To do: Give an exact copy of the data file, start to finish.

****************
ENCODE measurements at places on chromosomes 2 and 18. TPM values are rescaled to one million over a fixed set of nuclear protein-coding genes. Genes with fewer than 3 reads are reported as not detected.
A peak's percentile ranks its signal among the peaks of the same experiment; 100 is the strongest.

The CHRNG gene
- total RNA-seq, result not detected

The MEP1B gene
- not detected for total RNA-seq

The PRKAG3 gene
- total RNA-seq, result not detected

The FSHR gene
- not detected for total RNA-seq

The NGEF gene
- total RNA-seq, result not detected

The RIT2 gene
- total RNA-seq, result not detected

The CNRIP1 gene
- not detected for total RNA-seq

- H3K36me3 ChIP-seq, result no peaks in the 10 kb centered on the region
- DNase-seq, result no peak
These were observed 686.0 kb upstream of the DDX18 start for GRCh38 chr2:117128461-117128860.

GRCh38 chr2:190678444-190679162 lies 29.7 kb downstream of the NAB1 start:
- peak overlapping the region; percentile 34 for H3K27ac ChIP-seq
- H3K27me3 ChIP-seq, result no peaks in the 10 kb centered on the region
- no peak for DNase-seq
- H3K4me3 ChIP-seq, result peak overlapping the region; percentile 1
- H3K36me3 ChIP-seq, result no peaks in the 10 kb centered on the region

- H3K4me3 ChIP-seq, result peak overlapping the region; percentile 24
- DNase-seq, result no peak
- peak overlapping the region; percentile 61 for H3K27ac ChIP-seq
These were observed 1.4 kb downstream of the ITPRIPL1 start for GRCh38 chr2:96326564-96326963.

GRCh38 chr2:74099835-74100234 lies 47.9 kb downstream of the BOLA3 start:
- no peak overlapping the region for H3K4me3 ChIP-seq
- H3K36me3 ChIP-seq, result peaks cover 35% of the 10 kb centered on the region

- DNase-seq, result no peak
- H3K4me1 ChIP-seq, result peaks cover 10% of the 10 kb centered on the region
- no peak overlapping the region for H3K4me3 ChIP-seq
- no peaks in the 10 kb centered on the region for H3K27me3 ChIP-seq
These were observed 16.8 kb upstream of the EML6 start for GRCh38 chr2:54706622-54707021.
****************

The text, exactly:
ENCODE measurements at places on chromosomes 2 and 18. TPM values are rescaled to one million over a fixed set of nuclear protein-coding genes. Genes with fewer than 3 reads are reported as not detected.
A peak's percentile ranks its signal among the peaks of the same experiment; 100 is the strongest.

The CHRNG gene
- total RNA-seq, result not detected

The MEP1B gene
- not detected for total RNA-seq

The PRKAG3 gene
- total RNA-seq, result not detected

The FSHR gene
- not detected for total RNA-seq

The NGEF gene
- total RNA-seq, result not detected

The RIT2 gene
- total RNA-seq, result not detected

The CNRIP1 gene
- not detected for total RNA-seq

- H3K36me3 ChIP-seq, result no peaks in the 10 kb centered on the region
- DNase-seq, result no peak
These were observed 686.0 kb upstream of the DDX18 start for GRCh38 chr2:117128461-117128860.

GRCh38 chr2:190678444-190679162 lies 29.7 kb downstream of the NAB1 start:
- peak overlapping the region; percentile 34 for H3K27ac ChIP-seq
- H3K27me3 ChIP-seq, result no peaks in the 10 kb centered on the region
- no peak for DNase-seq
- H3K4me3 ChIP-seq, result peak overlapping the region; percentile 1
- H3K36me3 ChIP-seq, result no peaks in the 10 kb centered on the region

- H3K4me3 ChIP-seq, result peak overlapping the region; percentile 24
- DNase-seq, result no peak
- peak overlapping the region; percentile 61 for H3K27ac ChIP-seq
These were observed 1.4 kb downstream of the ITPRIPL1 start for GRCh38 chr2:96326564-96326963.

GRCh38 chr2:74099835-74100234 lies 47.9 kb downstream of the BOLA3 start:
- no peak overlapping the region for H3K4me3 ChIP-seq
- H3K36me3 ChIP-seq, result peaks cover 35% of the 10 kb centered on the region

- DNase-seq, result no peak
- H3K4me1 ChIP-seq, result peaks cover 10% of the 10 kb centered on the region
- no peak overlapping the region for H3K4me3 ChIP-seq
- no peaks in the 10 kb centered on the region for H3K27me3 ChIP-seq
These were observed 16.8 kb upstream of the EML6 start for GRCh38 chr2:54706622-54707021.